Everything from the designing of patterns for printed circuit boards to the production of printed circuit boards is carried out on an integrated basis under one roof.
Renowned as a castle town on the Shonai Plains, Tsuruoka City, Yamagata Prefecture, is home to many companies with ties to the automotive and communications sectors. OKI Circuit Technology’s head office and plant are located in an industrial park not far from JR East Tsuruoka Station and have been manufacturing printed circuit boards since 1980.
Printed circuit boards are electronic parts made by forming circuits with conductive metal foil on boards as the base. Electronic circuits are formed by soldering electronic parts—integrated circuit chips, resistors, condensers, and transformers—onto printed circuit boards. Solder is sometimes coated to achieve a better flow onto circuit parts while gold plating is sometimes applied for improved electric conductivity.
Before printed circuit boards were introduced to Japan in the 1930s, electronic circuits were formed by connecting individual parts to one another with electric wire. By using printed circuit boards, complex circuits can be more easily manufactured and completed circuits are miniaturized. When first introduced, they consisted merely of a single-layer substrate formed by applying a copper circuit pattern to the surface of the base. Later, both sides came to be used. This was followed up by the insertion of insulating material in a way that allowed multiple layers of fine circuit patterns to be stacked atop one another. The printed circuit boards manufactured by OKI Circuit Technology currently consist of up to 50 of these layers with a single wire miniaturized to 50 micrometers in width. The base consists of rigid boards, as well as boards made from flexible, supple materials.
Once wiring is miniaturized to this extent, an extensive accumulation of expertise is required in terms of design and production. For example, parts through which high-frequency signals pass require that the signal transmission speed be controlled by using materials with a low dielectric constant. This company endeavors, as a full-time manufacturer of printed circuit boards, to accumulate such knowledge by carrying out everything from the design of patterns to the production of printed circuit boards on an integrated basis under one roof.
While up to 200 different types of substrates are manufactured each day, approximately 30 on average of any given type are produced. The plant is a picture of extreme contrast between the large number of types and the small volume of each type that are manufactured. For this reason, printed circuit boards for space applications are inserted into gaps for the production of printed circuit boards for industrial purposes and are manufactured according to special procedures for space. Reliability is heavily emphasized for printed circuit boards for space applications.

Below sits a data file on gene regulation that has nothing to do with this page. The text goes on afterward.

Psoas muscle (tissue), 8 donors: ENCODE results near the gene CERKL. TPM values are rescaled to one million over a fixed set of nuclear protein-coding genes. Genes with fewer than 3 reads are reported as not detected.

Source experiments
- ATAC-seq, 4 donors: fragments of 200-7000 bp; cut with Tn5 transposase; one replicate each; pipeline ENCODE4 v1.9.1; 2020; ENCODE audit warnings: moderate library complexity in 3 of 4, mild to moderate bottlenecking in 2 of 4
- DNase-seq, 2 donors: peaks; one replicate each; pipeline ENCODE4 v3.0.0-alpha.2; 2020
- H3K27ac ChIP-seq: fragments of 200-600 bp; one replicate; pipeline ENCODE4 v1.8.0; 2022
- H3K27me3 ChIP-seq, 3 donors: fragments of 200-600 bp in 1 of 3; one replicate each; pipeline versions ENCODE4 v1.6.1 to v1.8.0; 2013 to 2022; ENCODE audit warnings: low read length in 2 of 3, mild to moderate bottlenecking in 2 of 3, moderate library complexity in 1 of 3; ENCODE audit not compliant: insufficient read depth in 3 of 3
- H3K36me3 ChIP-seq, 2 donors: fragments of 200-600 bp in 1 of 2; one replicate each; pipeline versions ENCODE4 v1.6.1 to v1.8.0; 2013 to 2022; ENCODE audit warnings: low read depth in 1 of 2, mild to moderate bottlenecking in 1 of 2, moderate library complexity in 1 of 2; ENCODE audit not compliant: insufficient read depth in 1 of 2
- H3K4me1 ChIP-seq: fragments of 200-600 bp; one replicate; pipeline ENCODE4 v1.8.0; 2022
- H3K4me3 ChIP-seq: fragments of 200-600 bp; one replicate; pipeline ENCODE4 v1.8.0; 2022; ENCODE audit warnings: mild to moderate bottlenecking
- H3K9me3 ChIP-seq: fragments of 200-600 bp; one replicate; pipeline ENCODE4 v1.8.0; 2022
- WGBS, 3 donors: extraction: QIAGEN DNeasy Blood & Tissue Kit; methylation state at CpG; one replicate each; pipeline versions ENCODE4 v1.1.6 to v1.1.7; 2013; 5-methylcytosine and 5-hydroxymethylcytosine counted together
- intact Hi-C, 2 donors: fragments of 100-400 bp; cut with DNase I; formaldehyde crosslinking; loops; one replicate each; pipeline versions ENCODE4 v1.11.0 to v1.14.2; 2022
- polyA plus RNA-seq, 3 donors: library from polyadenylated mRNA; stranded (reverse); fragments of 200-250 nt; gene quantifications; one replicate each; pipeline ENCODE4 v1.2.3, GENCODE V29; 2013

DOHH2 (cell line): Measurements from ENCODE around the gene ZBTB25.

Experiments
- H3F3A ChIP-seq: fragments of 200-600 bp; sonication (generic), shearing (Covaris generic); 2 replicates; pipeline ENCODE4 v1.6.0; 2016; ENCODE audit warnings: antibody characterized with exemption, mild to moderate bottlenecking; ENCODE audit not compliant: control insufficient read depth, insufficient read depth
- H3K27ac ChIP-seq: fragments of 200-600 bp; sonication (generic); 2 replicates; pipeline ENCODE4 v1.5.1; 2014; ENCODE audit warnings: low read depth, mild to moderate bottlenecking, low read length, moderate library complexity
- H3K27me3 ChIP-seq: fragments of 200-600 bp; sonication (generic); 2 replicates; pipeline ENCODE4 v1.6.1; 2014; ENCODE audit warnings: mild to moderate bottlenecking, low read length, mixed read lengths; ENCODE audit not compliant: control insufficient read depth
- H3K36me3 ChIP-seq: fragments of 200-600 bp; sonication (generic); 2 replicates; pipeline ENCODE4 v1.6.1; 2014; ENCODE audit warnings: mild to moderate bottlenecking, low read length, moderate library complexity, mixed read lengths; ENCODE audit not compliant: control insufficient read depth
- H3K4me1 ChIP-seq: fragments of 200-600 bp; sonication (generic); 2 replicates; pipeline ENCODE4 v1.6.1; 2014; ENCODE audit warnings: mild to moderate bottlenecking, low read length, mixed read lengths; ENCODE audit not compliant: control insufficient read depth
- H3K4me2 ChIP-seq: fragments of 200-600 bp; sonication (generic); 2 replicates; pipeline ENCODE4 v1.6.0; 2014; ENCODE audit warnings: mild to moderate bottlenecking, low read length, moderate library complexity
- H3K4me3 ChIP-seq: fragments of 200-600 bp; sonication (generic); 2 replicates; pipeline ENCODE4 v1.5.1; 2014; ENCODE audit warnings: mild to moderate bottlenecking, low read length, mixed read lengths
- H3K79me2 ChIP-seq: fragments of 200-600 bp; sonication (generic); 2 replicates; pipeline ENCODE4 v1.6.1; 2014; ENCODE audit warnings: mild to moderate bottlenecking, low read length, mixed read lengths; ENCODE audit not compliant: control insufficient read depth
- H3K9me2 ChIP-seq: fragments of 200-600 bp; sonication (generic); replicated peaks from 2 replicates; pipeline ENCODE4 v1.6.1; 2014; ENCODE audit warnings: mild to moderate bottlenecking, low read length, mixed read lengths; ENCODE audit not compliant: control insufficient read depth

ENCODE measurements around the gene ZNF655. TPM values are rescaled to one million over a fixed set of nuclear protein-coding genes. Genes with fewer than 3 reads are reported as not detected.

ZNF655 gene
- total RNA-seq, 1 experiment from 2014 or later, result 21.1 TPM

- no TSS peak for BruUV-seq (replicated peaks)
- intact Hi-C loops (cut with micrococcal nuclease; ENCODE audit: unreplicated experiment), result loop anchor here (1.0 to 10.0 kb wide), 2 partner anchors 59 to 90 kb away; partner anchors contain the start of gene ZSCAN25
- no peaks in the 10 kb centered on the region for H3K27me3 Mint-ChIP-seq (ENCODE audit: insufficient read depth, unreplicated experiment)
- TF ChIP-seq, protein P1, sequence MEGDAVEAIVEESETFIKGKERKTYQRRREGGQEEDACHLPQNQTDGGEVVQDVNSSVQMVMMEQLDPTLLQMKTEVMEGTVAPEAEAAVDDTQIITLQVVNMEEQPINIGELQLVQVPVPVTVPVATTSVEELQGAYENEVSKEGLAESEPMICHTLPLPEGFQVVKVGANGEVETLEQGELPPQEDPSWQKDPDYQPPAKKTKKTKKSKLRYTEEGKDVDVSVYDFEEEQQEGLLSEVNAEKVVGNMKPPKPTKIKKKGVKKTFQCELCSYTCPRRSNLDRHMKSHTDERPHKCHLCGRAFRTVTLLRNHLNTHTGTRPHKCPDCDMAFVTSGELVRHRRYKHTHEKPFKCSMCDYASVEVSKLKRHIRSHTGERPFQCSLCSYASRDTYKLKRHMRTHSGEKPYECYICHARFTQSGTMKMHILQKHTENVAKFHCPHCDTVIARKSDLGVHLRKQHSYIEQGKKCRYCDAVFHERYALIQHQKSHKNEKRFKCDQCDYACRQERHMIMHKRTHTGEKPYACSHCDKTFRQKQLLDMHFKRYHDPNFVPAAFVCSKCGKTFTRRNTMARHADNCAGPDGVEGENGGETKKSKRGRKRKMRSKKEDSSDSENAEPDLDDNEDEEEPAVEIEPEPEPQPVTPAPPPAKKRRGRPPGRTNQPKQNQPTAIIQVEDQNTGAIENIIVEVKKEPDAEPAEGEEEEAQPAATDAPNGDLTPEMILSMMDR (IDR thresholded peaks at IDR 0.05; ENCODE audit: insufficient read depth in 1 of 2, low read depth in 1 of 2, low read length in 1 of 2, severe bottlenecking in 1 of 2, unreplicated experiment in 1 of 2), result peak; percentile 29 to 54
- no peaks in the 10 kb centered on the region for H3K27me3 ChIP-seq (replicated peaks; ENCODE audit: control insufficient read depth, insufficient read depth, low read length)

The company has obtained certification for printed circuit boards from JAXA for up to 10 layers. In the future, the company expects to have the scope of certification expanded.
OKI CIRCUIT TECHNOLOGY Co., Ltd.
|Location of head office||Tsuruoka City, Yamagata Prefecture|
|Year of establishment||2012|
|Main manufacturing sites||Head office and plant (Tsuruoka City, Yamagata Prefecture)|
|Main products||High-performance printed circuit boards|
|Main space equipment that the company has helped produce to date||Printed circuit boards mounted on satellites|
Printed circuit boards for space applications br>are subject to testing that is ten times as strict br>as testing for conventional circuit boards.
OKI CIRCUIT TECHNOLOGY
Executive officer,general manager of production department
--It seems that you are a very new company.
That is correct. We are a manufacturer of printed circuit boards for use in precision electronic equipment but were a division of Tanaka Kikinzoku Kogyo until September 30, 2012. Beginning on October 1, 2012, we were reborn as a new company in the OKI Group. OKI owns an 80 percent stake in our company while Tanaka Kikinzoku Kogyo retains a 20 percent stake. We can trace our roots to Pilot Chemical, a company that was established in 1970 through a merger between Tanaka Kikinzoku Kogyo and Pilot Ink. We later became a division of Tanaka Kikinzoku Kogyo in 1980.
--Around when did you start producing printed circuit boards for space applications?
Tanaka Kikinzoku Kogyo had previously entered the field of space. As an example, a noble metal-based brazing filler used to assemble and connect rocket engines is a product manufactured by Tanaka Kikinzoku Kogyo. The following describes what prompted us to enter the field of space through our printed circuit board business. In assuming that products for manufacture in the future would be subject to greater demand for high levels of reliability, we obtained certification as granted by what was then known as NASDA (National Space Development Agency of Japan) in 2001.
--What was the impetus that led you to obtain this certification?